In order to run a successful business, you need to learn to be a great listener. One voice you can't ignore? The voice of your customer.
Listening to your customers' feedback, of course, is a must for any business. But in recent years, many companies (mine included) have put more structure around this effort to ensure we're always delivering the best possible customer experience. If you haven't already made this a focus, it may be time to start.
The Voice of the Customer, or VOC, is a term commonly used for this type of process. VOC involves capturing information about your customers' needs and desires through formal methods such as surveys, interviews, and reviews, as well as informal feedback, your own observations, and more.
Listening to and recording feedback by itself isn't enough. You also need to make sure that the feedback reaches the right stakeholders and is analyzed regularly.
This might sound complex, but it doesn't have to be. At my company, Funding Circle, we set up a dedicated VOC Slack channel, where people from product, sales, marketing, and other teams share and discuss feedback.
This means, for example, that a comment a business owner makes while she's on the phone with her account manager can instantly reach the relevant engineer, marketing manager, or other staffers who need to hear it. Since we do this digitally, we can then search for specific feedback in the channel at a later date, or track how often certain keywords show up.
Customer voice has always been an important guidepost for us. My co-founders and I started our company because we experienced firsthand how difficult it was to access financing as entrepreneurs, and wanted to help other small business owners get fast and fair loans.
If you receive a lot of feedback, it can be hard to distill what's important and what's not. Here are three things, in particular, to listen for when you're tuning in to the Voice of the Customer:
While it can be tough to hear about customer issues and complaints, this can be some of the most valuable feedback that you can get. After all, your customer could have just walked away, but instead is taking the time to point out a problem that is potentially affecting others as well. Make sure to listen to both solicited and unsolicited feedback, and share it promptly with the relevant people (and thank your customer for volunteering it!).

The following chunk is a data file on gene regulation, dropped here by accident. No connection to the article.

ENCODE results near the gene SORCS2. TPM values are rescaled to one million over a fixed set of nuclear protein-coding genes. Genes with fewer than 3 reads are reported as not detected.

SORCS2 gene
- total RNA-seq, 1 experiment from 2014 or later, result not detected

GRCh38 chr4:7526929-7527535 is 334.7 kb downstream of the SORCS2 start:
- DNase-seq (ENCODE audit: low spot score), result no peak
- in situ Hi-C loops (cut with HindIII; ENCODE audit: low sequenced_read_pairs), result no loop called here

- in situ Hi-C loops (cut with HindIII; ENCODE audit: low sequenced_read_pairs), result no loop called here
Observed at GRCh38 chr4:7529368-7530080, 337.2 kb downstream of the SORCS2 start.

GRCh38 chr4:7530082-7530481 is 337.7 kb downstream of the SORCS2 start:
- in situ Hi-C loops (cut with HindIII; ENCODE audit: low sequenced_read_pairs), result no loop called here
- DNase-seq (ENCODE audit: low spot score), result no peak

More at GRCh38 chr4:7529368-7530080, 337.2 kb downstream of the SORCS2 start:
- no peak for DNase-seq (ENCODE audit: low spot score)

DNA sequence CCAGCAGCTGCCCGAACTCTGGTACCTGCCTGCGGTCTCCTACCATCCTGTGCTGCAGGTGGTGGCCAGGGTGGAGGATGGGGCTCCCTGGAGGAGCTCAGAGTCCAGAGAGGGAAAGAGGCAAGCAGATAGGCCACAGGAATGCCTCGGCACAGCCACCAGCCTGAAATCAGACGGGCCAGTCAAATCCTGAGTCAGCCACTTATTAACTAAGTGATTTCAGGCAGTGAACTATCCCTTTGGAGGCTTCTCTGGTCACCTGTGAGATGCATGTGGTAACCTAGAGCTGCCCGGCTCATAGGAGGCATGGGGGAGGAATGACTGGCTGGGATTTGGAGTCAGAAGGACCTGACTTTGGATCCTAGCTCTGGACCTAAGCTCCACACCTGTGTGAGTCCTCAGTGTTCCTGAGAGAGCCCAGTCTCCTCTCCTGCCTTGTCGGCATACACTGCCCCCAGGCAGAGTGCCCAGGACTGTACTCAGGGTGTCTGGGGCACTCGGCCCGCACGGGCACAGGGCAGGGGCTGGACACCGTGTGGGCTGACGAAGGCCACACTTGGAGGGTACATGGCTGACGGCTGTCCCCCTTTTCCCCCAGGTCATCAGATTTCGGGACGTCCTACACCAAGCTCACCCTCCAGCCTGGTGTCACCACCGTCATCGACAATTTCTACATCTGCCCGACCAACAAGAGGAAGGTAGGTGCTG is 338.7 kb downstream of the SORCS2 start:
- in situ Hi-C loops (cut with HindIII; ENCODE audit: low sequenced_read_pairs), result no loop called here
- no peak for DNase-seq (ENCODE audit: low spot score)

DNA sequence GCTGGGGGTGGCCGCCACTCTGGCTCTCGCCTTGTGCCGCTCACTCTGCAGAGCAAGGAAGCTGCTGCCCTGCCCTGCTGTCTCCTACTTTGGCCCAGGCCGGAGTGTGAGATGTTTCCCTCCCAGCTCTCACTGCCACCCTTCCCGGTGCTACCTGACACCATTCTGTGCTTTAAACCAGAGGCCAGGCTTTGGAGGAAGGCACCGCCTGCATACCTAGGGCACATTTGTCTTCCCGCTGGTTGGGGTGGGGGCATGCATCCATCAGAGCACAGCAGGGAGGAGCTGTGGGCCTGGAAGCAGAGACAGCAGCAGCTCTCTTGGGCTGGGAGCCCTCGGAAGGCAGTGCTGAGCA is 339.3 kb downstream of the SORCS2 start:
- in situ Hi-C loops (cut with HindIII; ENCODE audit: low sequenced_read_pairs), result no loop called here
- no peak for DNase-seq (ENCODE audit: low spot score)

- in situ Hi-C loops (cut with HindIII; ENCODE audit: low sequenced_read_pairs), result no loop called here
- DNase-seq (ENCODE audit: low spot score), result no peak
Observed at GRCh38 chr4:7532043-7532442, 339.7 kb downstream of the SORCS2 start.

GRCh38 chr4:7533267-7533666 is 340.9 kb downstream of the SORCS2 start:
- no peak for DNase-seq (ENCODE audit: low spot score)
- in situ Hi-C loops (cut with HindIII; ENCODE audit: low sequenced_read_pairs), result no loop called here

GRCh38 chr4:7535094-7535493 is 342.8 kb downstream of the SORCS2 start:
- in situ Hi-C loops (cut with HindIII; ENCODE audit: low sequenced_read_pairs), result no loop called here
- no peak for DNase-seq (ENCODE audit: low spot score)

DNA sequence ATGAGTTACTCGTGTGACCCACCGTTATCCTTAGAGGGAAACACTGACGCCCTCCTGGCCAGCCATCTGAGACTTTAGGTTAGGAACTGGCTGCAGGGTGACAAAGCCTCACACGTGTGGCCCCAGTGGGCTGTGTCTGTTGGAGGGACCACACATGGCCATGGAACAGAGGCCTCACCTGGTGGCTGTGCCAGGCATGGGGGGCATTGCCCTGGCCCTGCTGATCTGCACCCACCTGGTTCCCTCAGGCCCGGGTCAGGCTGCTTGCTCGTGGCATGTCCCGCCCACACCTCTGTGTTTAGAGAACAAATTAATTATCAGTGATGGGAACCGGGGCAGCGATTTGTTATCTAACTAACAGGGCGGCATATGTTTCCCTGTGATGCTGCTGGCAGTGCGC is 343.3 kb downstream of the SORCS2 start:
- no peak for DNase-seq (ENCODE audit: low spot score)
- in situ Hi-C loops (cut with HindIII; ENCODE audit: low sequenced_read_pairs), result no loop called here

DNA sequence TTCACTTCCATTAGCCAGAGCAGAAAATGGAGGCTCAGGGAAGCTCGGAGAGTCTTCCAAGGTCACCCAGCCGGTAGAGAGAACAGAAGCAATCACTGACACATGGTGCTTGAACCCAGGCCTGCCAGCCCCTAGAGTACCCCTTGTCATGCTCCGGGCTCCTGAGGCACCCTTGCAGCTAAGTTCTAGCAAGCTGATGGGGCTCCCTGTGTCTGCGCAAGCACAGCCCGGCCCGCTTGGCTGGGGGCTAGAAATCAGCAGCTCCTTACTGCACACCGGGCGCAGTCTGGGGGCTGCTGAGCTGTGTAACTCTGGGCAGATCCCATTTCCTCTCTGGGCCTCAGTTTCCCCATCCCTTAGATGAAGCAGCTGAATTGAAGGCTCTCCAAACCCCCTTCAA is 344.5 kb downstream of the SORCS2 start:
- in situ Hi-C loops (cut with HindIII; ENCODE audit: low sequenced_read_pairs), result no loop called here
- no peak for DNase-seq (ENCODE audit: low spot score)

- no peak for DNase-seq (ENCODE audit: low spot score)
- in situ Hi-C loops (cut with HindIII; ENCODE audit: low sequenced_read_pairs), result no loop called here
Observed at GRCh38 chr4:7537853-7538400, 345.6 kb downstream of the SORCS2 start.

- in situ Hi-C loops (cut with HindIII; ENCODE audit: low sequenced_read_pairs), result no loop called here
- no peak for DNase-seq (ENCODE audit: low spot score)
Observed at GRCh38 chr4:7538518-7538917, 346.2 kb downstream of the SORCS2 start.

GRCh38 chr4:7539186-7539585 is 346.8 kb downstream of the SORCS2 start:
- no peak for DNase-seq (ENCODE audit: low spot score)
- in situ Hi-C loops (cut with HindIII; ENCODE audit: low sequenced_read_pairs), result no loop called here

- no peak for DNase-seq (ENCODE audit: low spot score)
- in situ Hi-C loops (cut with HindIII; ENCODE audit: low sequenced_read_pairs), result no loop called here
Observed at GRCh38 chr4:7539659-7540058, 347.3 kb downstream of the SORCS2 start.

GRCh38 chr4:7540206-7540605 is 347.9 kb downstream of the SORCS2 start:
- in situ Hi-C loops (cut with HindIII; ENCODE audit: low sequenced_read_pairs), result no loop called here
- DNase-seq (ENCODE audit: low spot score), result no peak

You can even take this a step further: At Funding Circle, we kicked off a borrower experience optimization project last year that involved making a broad range of changes -- from addressing technical issues down to adjusting the language we use in forms for clarity -- based in large part on feedback collected through VOC.
Positive feedback is always nice to hear, but its value goes much further than that. Just like a complaint can help identify what you're doing wrong, a compliment spotlights what you're doing right.
This can help you understand your impact and prioritize your efforts. McDonald's did this a few years ago when they made beloved items from their breakfast menu available all day, leading to a surge in overall sales.
We've also noticed that this information can be valuable from a staff performance perspective. An employee who is consistently recognized positively in VOC feedback is probably somebody worth keeping around.
Something else to keep an ear out for is any customer wants and needs that you don't currently offer. This can help you identify new opportunities to grow and expand.
For example, if a customer at your shop mentions he drove an hour to get there, ask him where he came from and make a note. This might be a good indicator of where you should open your second location. At our company, we even use VOC to help guide our marketing and communications efforts -- if people consistently have the same questions, it's a sign that there is a perception gap we have the opportunity to address.
If you care about your customers' experiences, you need to ensure their voices are heard. While you're probably already keeping an ear open to customer feedback, VOC can help make sure you're giving it the attention it deserves.